How do you know when it’s time to move on?

A recent Disability Arts Residency gave AAV's CEO the reassurance that the sector will be in good hands when she steps down from her role.
move on. Image is a small branch of yellowing leaves in the sunlight.

In August 2023, I co-facilitated the Evolve Disability Arts Residency with David Doyle, CEO of DADAA (Disability in the Arts, Disadvantage in the Arts, Australia). We spent a week with nine Deaf and Disabled Future Leaders. We discussed the future of disability arts in Australia. What was there to look forward to? What challenges were coming? And how would they create a flourishing future for disability arts in Australia?

That was when I knew I had made the right decision to move on. Their talent and exceptional leadership skills showed me that the future of Arts Access Victoria (AAV) is bright. It is time for AAV next Deaf and/or Disabled CEO. Just as AAV supported me, AAV will support the next.

It’s been a thrilling six years at AAV. As CEO I have had the honour and privilege to represent and advocate for Deaf and Disabled artists and arts workers. I’ve taken people’s stories and wisdom with me wherever I’ve been. This has led to new conversations, incredible opportunities and major achievements for AAV.

During my tenure, I was on an advisory panel for the development of the new National Cultural Policy. I was appointed to the Creative Australia (previously the Australia Council for the Arts) Board and I advocated for access funding at Creative Victoria.

There has been rapid change to the Australian arts and disability landscape. I am so proud of everything we have achieved during my time at AAV. None of this would have been possible without the support of everyone at AAV, the artists we work with and the sector.

We advocated for and won ringfenced funding streams for Deaf and Disabled artists at local, state and federal levels. We supported organisations and governments to make funding processes more accessible. We developed and delivered accessible devolved funding programs. The funding programs we have led received a record number of applications. And created life-changing impacts.

We worked together during the COVID-19 pandemic to keep our community together. We kept our studios open and created new ways for Deaf and Disabled people to stay connected. We developed the Museum of Us with Victoria Together to commission 50 Deaf and Disabled artists during the pandemic. All of our work went hybrid, and remains so, to make sure no one is left behind.

We brokered 10-year partnerships with Arts Centre Melbourne (ACM) and Melbourne Fringe.

In partnership with ACM we brought you the Alter State Festival, a celebration of disability, creativity and culture. Alter State was on the mainstages of the Arts Centre Melbourne and screens across Australia and New Zealand.

Alter State Festival blew our audience projections out of the water. It was proof, if it was ever needed, that audiences want more work by Deaf and Disabled artists. We ensured the festival was hybrid. The majority of the programming was delivered online and in person. Alter State Festival won a Green Room Award for Contribution to Sector and Community.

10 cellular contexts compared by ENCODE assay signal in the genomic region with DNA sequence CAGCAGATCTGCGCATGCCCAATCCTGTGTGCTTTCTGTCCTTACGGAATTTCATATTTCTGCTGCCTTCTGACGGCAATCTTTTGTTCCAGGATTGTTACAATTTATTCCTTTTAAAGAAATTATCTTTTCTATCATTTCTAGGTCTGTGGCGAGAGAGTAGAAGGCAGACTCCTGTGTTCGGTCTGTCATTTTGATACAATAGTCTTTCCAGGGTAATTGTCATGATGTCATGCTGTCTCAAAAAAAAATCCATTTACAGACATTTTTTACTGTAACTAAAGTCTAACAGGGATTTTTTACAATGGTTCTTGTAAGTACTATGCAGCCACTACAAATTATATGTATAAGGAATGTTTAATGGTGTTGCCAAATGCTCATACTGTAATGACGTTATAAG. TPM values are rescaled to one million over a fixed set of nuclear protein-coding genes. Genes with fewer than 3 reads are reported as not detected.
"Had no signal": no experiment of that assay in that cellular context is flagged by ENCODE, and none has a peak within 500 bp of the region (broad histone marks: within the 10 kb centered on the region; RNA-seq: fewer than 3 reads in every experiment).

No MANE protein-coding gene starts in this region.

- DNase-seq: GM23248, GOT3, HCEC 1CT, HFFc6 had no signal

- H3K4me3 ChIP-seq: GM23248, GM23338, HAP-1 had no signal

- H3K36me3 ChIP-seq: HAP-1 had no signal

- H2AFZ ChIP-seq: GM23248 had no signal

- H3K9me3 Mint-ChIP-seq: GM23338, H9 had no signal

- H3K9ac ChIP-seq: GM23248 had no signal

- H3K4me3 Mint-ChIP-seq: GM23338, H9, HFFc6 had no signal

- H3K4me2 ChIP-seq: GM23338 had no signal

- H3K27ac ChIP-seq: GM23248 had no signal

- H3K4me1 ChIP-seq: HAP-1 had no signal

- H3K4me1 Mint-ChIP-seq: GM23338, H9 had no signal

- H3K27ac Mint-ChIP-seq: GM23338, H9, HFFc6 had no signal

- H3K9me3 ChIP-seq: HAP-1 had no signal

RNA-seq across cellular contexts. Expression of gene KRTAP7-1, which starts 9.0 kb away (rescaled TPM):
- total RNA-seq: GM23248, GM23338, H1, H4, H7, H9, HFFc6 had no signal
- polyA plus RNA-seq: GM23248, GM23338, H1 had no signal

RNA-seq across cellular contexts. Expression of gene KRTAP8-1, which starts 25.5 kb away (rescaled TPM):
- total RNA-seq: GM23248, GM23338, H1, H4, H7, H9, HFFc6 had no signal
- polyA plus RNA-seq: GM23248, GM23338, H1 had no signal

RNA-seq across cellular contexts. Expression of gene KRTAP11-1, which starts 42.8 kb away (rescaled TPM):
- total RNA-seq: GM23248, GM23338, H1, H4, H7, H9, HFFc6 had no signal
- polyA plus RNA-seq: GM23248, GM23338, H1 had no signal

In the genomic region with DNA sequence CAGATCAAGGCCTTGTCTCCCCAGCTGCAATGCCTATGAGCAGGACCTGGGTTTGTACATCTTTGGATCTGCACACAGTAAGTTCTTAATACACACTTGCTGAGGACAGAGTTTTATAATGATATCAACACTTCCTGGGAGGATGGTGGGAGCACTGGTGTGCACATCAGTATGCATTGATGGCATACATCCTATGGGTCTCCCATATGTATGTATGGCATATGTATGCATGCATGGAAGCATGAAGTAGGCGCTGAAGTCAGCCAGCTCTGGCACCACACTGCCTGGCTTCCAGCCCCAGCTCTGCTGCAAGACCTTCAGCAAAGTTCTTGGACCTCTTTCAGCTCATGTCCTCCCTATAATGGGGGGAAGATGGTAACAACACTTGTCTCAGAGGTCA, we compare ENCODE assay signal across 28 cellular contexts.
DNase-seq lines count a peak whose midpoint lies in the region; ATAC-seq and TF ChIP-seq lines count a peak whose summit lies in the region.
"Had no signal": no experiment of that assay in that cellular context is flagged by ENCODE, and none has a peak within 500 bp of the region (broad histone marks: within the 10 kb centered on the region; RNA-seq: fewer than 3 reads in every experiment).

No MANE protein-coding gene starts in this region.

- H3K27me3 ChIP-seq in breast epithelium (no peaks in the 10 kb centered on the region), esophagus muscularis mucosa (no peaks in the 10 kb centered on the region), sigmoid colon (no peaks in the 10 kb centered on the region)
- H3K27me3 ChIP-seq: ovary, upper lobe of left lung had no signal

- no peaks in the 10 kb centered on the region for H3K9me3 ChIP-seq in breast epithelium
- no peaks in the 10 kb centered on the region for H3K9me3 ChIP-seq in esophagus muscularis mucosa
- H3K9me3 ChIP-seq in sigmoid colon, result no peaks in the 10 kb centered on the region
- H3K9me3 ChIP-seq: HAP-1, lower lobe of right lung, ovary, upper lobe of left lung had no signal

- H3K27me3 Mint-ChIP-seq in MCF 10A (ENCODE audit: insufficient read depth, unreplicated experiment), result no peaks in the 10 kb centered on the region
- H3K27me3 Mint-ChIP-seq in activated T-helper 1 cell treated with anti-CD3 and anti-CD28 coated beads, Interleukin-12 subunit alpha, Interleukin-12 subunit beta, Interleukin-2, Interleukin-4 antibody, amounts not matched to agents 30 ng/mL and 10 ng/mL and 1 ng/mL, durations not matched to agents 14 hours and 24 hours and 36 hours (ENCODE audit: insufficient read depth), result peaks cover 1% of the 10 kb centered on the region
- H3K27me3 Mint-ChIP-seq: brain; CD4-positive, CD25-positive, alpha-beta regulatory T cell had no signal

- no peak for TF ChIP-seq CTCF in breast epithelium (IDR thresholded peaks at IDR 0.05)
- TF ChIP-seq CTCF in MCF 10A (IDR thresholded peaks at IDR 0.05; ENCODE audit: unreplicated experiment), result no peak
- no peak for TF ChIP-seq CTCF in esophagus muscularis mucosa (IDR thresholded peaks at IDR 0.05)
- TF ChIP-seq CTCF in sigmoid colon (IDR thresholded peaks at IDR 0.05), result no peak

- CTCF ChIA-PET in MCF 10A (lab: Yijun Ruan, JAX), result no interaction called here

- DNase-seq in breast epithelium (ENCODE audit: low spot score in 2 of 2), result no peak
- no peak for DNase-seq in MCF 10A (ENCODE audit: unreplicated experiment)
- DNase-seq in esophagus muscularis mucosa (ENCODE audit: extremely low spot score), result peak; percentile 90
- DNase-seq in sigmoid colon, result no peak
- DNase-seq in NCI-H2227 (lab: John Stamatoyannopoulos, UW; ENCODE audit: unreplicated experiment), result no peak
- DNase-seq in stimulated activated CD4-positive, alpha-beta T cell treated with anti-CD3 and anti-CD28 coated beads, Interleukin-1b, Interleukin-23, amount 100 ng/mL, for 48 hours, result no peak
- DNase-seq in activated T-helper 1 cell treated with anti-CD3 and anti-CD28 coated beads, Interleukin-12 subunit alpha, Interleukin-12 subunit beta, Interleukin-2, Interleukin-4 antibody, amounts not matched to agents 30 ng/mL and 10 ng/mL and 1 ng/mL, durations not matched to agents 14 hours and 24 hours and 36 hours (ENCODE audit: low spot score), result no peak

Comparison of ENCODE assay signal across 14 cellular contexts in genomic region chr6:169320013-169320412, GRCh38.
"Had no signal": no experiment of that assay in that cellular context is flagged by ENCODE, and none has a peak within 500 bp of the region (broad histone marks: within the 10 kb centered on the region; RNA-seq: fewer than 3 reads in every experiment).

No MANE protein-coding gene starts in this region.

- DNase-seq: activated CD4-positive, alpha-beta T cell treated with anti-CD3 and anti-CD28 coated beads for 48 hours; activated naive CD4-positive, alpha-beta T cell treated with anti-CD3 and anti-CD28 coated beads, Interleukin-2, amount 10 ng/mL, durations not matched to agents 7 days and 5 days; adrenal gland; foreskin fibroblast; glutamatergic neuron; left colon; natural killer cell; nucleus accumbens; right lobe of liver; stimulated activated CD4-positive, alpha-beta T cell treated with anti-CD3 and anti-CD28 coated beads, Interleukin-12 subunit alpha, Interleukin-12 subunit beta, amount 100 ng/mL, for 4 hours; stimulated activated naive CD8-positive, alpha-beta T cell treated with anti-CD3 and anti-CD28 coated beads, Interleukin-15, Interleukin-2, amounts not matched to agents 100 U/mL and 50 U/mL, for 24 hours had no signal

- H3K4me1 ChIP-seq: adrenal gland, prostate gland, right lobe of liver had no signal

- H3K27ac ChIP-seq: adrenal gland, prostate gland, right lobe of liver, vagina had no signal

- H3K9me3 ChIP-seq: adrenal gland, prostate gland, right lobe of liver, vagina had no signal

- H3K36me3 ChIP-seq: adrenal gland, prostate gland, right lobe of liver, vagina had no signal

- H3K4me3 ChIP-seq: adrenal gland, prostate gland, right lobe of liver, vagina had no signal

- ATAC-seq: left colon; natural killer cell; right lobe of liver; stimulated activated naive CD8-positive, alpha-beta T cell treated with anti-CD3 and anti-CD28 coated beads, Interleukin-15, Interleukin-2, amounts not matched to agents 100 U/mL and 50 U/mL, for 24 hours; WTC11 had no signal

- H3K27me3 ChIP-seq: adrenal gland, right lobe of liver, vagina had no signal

None of this would have been possible without the many people who have worked with me to make all these important moments happen.

Thank you to the AAV Board, Deputy CEO/General Manager Nikki Zerella, the AAV staff, and all the colleagues across our valued partnerships and the sector. I feel incredibly lucky to have worked with you all.

And, finally, to the artists, arts workers and creatives who put their heart into this work every day. Thank you! For allowing me to be your spokesperson and trusting me with your stories.

It’s been a fabulous journey at Arts Access Victoria. I will cherish my time as the CEO and Artistic Director.

Nic Vogelpoel, AAV’s Chair, says: ‘AAV, celebrating our 50th anniversary in 2024, has matured, expanded and exploded over the past six years under Caroline’s leadership. We are excited to build the next generation of disability leadership. We are eager to welcome a successor to keep advocating for industry change and championing all Deaf and Disabled artists. It’s a daring and ambitious program to realise, supported by an exceptional team of industry leaders. We look forward to meeting you!’

If you think you could be the next CEO at AAV, check out the CEO Recruitment Pack here.

Caroline Bowditch is the CEO/Artistic Director of Arts Access Victoria (AAV). Caroline enjoyed an acclaimed career in the UK for over 16 years as a performance maker and industry leader. She developed strong partnerships with state and national arts organisations. Caroline’s strong advocacy has resulted in significant reform of funding programs for Deaf and Disabled artists. She oversaw the development of a new Strategic Plan at Arts Access Victoria. She led AAV through a successful transition to hybrid delivery during the COVID-19 pandemic. Caroline was recently appointed to the Creative Australia Board. Caroline is an independent consultant on access and the arts. She lectures on accessible arts education and professional arts practice. Caroline will finish up at Arts Access Victoria in June 2024.